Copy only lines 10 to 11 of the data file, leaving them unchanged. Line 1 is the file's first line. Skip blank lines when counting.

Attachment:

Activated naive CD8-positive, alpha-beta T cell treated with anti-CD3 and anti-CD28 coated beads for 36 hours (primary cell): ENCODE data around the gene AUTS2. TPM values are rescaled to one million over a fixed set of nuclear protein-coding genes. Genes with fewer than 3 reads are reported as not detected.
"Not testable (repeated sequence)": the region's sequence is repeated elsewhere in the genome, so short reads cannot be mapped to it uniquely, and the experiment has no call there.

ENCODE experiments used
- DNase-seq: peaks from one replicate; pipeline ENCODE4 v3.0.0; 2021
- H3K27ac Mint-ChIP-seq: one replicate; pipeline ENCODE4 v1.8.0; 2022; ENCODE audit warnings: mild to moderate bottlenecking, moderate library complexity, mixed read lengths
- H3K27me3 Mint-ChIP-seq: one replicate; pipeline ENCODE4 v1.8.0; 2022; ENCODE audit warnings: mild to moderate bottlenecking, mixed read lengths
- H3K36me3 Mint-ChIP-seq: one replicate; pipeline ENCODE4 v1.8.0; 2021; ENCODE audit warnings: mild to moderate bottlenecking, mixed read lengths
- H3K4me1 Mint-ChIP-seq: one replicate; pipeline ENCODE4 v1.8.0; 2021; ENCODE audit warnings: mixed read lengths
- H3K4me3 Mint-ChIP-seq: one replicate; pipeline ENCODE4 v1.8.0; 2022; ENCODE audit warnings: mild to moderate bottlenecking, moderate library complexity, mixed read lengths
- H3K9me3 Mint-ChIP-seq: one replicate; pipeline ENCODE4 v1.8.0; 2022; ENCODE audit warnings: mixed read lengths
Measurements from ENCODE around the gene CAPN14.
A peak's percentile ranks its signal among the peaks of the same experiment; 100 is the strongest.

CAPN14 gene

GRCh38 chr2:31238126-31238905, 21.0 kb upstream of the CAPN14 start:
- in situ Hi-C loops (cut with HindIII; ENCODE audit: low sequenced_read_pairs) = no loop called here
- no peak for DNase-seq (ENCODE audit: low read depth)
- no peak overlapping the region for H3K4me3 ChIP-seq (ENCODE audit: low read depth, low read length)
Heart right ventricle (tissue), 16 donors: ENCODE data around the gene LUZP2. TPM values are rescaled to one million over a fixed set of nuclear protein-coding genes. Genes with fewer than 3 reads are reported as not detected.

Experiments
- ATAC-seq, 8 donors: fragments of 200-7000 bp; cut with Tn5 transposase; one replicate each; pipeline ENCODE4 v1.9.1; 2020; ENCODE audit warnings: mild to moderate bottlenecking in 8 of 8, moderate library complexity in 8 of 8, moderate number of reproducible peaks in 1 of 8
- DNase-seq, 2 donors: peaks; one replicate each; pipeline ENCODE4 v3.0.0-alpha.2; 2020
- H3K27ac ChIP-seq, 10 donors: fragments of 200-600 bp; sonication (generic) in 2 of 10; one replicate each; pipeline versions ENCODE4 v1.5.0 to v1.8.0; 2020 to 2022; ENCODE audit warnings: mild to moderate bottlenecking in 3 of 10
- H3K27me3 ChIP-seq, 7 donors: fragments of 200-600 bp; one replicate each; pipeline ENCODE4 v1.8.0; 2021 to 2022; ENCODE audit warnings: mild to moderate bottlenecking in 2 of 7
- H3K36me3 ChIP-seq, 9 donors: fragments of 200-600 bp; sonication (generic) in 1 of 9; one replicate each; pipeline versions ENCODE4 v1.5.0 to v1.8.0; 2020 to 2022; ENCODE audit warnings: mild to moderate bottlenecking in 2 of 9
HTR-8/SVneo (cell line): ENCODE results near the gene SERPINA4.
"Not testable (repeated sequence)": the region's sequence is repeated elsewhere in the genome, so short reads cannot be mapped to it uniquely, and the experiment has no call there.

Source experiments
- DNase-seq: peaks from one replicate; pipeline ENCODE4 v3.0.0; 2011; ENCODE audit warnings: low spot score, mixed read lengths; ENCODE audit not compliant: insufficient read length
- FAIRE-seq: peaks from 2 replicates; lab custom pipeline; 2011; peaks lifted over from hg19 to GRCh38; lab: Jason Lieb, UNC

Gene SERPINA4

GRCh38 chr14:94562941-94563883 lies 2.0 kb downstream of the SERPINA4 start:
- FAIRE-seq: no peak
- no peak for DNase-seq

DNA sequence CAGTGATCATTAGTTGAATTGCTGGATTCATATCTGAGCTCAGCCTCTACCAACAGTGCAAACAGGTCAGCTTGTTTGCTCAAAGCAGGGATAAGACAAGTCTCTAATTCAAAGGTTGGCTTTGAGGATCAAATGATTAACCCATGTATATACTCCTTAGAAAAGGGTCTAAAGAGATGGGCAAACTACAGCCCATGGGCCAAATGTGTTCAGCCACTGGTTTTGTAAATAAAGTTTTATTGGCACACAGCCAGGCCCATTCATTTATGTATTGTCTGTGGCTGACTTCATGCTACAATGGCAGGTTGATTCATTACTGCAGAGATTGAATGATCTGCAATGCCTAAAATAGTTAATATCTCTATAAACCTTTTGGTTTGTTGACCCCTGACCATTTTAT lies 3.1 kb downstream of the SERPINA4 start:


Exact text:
- H3K9me3 Mint-ChIP-seq: one replicate; pipeline ENCODE4 v1.8.0; 2022; ENCODE audit warnings: mixed read lengths
Measurements from ENCODE around the gene CAPN14.